Fountain Pen? Isn’t that a Jhorna Kolom?

Fountain Pens in different languages

About fifteen percent of the world speaks in Mandarin – that is Chinese to us philistines from the wrong side of the Great Wall. And they call the Fountain Pen the “Gāngbǐ” (钢笔). By comparison, less than half of those putting their Gāngbǐ on paper, speak in English. Little wonder, the world is full of Chinese fountain pens. Well, I know that things are not that simple and just because about six percent people speak English, only that many actually use the term “Fountain Pen” to refer to their writing instruments is stretching things a tad bit too far, but then again, one has to begin somewhere. No, that does not, by any stretches of the imagination mean that I am trying to compere a Conway Stewart of yore to a Jinhao imported from the back-door.  However, if one were to add the teeming millions who speak Hindi (fourth in terms of population) and generally refer to the Kalam as a Fountain Pen, the results will be skewed, terribly skewed, in favour of the British who, it is said, ruled us with protocol, alcohol and a lot of gall. Well, the protocol after all, was overwhelmingly written and signed by the fountain pen.

 

But why Gāngbǐ alone? More people around the world call it the “Pluma Estilográfica” – that is Spanish for Fountain Pen, which happens to be the second top language by population. In Arabic they call it the “Qalam Habar”, while in Portuguese a fountain pen is christened “Caneta-Tinteiro”. Make sure you remember that the next time are in Goa!

But nothing beats the Bengali name of a Fountain Pen – “Jhorna Kolom”. Well, with more than two million speakers, we would have ensured that a lot of ink flow down that Jhorna (spring / fountain), but then again, we take a certain nihilistic pride in using terms that we learnt during the Raj – going to the extent of ignoring our own. Incidentally, it is said that it was no less than the poet laureate Rabindra Nath Tagore who had coined the term. Still, fountain pen it is and will be!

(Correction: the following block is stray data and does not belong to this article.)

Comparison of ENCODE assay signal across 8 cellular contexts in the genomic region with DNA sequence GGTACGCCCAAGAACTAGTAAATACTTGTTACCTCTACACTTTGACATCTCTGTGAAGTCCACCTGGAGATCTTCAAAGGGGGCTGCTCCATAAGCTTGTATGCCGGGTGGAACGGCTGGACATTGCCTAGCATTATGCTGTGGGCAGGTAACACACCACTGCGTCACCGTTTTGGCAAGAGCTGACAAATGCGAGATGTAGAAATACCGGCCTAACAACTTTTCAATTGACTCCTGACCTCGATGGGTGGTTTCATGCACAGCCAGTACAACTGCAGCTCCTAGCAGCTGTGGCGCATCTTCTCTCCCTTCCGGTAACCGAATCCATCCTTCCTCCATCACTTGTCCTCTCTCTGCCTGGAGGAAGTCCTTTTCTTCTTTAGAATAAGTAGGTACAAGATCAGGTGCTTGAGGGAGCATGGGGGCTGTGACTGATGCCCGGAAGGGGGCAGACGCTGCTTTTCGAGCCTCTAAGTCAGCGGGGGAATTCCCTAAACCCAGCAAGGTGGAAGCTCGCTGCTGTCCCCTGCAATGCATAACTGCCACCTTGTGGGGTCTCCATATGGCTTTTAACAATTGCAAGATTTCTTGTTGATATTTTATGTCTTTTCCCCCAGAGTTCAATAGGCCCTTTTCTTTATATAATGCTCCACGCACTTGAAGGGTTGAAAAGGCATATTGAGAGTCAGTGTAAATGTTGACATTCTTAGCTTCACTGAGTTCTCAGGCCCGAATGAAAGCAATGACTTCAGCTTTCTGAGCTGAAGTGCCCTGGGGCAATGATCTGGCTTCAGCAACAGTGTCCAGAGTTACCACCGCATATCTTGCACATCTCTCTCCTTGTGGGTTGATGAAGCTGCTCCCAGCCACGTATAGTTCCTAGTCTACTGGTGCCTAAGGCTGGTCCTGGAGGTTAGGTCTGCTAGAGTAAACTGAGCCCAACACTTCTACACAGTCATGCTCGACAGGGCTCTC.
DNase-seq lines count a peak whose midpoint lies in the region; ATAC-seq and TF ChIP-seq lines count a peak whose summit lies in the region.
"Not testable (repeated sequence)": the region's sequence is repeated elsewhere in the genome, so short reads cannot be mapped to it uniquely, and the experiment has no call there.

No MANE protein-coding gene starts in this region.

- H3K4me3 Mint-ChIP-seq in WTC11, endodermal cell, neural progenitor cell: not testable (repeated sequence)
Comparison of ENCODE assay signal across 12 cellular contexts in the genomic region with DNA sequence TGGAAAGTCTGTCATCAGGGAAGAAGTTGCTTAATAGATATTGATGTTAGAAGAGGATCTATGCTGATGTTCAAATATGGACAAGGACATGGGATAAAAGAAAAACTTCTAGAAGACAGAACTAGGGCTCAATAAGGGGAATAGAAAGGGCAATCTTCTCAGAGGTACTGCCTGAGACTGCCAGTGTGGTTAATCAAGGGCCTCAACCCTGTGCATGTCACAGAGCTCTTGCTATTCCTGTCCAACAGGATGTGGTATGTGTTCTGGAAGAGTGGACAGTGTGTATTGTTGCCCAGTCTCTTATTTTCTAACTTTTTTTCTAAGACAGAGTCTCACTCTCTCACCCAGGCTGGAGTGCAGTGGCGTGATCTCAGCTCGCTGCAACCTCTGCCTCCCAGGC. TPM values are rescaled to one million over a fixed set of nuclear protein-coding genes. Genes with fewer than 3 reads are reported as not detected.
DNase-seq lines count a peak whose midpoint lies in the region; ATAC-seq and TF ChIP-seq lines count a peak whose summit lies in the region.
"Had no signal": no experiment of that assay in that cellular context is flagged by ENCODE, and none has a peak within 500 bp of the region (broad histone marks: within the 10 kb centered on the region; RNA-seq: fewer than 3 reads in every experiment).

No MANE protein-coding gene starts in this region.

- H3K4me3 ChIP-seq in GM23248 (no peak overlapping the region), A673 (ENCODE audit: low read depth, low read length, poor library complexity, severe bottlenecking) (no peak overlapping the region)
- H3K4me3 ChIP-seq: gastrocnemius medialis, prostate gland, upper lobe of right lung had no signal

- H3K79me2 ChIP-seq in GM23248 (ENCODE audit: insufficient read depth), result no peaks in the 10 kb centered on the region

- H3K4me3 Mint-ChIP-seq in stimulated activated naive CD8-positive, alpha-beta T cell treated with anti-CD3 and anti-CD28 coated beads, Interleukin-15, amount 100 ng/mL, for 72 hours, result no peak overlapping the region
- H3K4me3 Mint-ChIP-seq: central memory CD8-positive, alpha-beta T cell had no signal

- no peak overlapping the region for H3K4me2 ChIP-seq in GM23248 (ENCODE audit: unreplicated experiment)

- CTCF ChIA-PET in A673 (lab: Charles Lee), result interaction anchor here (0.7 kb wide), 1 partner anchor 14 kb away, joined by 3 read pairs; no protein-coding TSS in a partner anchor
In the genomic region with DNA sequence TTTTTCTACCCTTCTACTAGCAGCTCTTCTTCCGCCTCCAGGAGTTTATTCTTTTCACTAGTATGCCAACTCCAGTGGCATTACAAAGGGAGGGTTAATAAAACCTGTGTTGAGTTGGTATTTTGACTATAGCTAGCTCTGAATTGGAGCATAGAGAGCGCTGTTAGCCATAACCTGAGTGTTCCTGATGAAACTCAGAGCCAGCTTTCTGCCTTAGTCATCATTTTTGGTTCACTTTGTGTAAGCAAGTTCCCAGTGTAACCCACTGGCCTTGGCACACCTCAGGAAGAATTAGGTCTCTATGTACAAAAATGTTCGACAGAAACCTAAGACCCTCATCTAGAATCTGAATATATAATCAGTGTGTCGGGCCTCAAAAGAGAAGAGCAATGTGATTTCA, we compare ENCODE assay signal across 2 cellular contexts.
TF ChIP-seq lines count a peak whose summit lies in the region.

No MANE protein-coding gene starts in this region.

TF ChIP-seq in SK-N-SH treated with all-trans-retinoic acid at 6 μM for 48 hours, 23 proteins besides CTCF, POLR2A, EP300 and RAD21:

In Russia they call the Fountain Pen the “Avtoruchka” (авторучка) while in Japan they are commonly referred to as “Man’nenhitsu” (万年筆). Ah, finally a name that is regal enough to call your Namiki Emperor, or the Nakaya Yakomakie Wild Strawberry. The Koreans incidentally are not far removed and call their fountain pens “Mannyeonpil” (만년필).

More people around the world have Punjabi as their native tongue than German. I honestly don’t know about the Punjabi term for a fountain pen, but in German, they call it the “Füller” – as in a Mont Blanc Füller. In Tamil however, the term is “Nīrūṟṟu Pēṉā” (நீரூற்று பேனா) while in France, perhaps naturally (read characteristically), the name of the Fountain Pen takes on a more aromatic, bubbly incarnation – “Stylo Plume”. Writing with a plume must have been a style statement of sorts once upon a time, the obvious reference to a stylographic pen (or was it the other way round?) notwithstanding. The Italians are incidentally pretty close, calling the fountain pen a “Penna Stilografica” as are the Romanians with their “Stilou”.

The Turkish call their fountain pens “Dolma Kalem”. In Javanese it is a fairly straight forward “Pen Fountain”, while in Vietnam it is “Bút Máy”. The Polish, with their “Pióro Wieczne”, the Afrikaans with “Vulpen” and the Swedish with “Reservoarpenna” are also on more or less, on predictable lines ,while the Norwegian term for a fountain pen, “Fyllepenn” is not really exotic for that matter either.

There is a reason behind this rant. If you were to stumble across an old stash of fountain pens in some forgotten drawer and are about to dispose them off, for whatever they are worth, remember me. I run an old-age home in my heart for the aged, the infirm and the lonely – fountain pens. I will take them in, give them the respect they deserve and shower all the love that I can muster in a tongue of their own. Yeah, whats in a name?

Jet’aime stylo plume or for that matter, Ich liebe dich Füllfederhalter!

        

  • The figures are about a decade old and I have no way of knowing anything better. Besides, the percentages quoted are approximations as they are intended to be indicative, not exact to the nth decimal point.

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